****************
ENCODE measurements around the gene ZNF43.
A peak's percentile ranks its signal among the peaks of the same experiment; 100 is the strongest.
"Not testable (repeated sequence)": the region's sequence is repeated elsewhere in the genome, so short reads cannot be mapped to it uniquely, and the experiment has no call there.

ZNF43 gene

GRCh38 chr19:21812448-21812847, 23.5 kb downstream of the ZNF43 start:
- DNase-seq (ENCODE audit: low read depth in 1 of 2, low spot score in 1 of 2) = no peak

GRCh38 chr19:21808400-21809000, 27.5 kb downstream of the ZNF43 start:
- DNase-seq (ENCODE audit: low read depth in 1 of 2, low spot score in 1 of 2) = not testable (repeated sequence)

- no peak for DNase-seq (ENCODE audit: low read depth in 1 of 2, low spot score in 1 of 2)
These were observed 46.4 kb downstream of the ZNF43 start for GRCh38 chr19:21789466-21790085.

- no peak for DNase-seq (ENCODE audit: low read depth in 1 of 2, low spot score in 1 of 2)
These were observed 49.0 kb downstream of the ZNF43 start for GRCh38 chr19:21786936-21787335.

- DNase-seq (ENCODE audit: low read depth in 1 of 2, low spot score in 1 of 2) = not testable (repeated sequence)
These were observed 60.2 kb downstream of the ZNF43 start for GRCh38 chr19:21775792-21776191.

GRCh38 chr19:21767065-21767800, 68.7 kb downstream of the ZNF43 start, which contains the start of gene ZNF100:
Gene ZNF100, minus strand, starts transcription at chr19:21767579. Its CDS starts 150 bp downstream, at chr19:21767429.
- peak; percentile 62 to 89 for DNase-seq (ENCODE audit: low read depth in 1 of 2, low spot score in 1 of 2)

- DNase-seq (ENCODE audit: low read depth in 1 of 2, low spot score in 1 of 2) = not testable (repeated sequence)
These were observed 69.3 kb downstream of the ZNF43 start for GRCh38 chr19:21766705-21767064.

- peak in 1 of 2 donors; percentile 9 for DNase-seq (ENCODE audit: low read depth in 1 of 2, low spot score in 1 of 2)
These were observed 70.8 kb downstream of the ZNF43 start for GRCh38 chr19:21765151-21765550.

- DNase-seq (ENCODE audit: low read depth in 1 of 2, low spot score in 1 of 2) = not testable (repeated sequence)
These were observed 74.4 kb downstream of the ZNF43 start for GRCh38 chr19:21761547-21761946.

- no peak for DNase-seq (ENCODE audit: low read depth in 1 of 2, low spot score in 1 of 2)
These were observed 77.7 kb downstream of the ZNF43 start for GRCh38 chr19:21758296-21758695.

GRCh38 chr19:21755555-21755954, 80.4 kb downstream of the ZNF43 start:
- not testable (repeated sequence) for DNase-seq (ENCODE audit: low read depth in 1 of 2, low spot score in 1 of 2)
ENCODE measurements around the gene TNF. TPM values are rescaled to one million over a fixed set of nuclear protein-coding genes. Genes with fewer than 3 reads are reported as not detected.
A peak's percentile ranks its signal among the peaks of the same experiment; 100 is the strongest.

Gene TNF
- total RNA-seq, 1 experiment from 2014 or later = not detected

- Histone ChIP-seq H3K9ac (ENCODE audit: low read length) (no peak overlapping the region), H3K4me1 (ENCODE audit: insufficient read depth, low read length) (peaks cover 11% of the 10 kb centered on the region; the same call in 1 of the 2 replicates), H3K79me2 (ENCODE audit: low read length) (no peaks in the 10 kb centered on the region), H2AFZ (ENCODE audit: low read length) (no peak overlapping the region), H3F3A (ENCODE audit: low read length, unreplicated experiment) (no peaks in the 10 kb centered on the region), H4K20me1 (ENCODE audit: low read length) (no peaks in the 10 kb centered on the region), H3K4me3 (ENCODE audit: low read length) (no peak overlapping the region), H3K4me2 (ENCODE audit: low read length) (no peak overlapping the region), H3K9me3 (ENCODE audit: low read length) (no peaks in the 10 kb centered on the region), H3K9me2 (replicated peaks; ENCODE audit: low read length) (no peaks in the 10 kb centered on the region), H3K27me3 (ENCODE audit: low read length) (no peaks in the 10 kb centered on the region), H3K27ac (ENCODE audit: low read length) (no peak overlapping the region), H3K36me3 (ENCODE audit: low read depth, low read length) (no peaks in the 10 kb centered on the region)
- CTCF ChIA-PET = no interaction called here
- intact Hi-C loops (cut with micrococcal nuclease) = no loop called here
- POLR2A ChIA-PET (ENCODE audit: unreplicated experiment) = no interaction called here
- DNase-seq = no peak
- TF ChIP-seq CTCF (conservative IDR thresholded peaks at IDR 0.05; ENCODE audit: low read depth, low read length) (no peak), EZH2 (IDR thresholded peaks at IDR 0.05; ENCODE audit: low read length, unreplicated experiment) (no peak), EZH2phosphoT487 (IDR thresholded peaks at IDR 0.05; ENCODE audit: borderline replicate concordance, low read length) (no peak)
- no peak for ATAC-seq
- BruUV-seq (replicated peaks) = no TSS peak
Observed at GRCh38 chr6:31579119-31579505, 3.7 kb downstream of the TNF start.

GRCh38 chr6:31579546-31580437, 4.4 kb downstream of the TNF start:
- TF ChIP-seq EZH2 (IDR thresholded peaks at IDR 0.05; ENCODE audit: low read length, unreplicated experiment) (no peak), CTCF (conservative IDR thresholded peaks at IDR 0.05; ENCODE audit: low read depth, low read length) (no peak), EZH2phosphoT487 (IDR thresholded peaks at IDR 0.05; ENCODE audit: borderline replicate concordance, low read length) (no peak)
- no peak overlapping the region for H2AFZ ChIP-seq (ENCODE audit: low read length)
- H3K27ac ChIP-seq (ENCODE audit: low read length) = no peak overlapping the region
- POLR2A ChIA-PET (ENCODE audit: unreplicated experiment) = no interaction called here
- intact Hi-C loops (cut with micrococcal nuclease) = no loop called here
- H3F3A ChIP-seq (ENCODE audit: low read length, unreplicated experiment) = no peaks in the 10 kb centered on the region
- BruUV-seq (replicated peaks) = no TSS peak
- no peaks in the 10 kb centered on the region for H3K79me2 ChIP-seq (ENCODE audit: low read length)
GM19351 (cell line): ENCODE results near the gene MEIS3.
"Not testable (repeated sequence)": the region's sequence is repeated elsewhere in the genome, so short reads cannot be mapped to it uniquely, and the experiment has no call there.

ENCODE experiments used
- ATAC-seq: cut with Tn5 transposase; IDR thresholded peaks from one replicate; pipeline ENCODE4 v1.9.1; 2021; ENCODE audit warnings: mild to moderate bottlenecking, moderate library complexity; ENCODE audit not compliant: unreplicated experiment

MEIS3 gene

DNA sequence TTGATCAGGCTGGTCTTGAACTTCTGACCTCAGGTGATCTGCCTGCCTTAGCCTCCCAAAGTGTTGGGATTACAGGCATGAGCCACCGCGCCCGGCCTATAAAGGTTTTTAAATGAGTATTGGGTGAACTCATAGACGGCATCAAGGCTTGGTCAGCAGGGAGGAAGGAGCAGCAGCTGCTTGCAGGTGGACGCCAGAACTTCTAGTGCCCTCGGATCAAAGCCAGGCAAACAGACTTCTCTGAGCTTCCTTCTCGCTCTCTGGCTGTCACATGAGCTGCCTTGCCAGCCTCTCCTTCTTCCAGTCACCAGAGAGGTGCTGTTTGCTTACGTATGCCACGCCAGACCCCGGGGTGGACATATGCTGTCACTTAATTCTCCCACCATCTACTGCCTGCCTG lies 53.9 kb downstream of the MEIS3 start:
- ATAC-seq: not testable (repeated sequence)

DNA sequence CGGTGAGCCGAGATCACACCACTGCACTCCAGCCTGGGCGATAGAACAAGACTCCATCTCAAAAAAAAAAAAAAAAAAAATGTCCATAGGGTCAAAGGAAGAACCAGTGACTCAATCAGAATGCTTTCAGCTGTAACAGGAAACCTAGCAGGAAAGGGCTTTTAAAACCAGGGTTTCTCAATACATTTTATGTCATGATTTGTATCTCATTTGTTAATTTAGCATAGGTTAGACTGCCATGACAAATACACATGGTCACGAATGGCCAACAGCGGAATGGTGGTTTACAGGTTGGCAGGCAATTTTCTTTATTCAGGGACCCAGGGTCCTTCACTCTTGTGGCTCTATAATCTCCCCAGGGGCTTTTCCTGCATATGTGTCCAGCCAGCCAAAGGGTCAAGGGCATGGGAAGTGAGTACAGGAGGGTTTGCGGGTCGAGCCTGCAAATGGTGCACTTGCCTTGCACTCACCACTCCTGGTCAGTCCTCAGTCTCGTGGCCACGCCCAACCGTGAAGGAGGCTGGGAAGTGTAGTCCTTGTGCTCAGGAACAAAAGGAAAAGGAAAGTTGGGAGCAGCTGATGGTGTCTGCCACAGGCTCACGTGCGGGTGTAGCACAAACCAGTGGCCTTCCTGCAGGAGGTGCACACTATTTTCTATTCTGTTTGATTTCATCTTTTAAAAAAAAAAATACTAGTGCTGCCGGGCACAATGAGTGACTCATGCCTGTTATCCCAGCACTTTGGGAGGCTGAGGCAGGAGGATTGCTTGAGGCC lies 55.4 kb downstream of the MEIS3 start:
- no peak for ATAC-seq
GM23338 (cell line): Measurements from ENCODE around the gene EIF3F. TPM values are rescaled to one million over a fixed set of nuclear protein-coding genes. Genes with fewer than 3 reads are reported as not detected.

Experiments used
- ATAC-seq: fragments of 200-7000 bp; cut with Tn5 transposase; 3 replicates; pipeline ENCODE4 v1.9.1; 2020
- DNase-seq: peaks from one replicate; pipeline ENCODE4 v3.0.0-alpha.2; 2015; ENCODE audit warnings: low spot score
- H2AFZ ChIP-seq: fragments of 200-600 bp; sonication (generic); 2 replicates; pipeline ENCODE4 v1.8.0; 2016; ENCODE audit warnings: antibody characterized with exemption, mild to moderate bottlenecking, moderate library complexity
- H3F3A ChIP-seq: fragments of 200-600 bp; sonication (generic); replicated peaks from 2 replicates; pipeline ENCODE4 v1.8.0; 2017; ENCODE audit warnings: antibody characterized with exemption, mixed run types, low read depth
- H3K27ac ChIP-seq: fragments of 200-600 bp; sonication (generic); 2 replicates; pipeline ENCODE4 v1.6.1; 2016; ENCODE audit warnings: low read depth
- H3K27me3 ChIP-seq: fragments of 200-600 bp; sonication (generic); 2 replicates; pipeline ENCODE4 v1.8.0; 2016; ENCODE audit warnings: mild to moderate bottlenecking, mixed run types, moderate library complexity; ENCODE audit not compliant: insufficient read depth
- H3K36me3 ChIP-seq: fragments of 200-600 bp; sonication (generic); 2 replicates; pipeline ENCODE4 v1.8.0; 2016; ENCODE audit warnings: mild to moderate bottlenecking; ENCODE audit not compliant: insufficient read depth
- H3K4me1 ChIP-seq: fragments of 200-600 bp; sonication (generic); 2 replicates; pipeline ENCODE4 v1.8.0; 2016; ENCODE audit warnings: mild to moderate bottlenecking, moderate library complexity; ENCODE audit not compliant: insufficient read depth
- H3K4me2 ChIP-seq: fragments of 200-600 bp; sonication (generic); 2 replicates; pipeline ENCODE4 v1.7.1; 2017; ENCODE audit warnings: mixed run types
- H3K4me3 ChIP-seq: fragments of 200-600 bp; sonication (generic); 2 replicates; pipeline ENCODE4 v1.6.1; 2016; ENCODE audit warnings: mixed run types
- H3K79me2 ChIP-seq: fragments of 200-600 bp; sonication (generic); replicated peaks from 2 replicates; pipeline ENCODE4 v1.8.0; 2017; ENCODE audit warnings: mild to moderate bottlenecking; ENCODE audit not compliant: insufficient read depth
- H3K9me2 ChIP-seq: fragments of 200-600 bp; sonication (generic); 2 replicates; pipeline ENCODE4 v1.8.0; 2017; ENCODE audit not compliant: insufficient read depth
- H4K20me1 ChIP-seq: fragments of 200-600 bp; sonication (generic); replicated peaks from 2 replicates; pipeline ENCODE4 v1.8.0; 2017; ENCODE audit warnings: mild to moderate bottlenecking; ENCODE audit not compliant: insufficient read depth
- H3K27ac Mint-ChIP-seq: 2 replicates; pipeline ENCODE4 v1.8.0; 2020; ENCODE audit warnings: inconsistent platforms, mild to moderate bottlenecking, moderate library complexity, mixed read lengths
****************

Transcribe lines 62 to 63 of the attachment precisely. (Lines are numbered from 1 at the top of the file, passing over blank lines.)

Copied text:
- DNase-seq: peaks from one replicate; pipeline ENCODE4 v3.0.0-alpha.2; 2015; ENCODE audit warnings: low spot score
- H2AFZ ChIP-seq: fragments of 200-600 bp; sonication (generic); 2 replicates; pipeline ENCODE4 v1.8.0; 2016; ENCODE audit warnings: antibody characterized with exemption, mild to moderate bottlenecking, moderate library complexity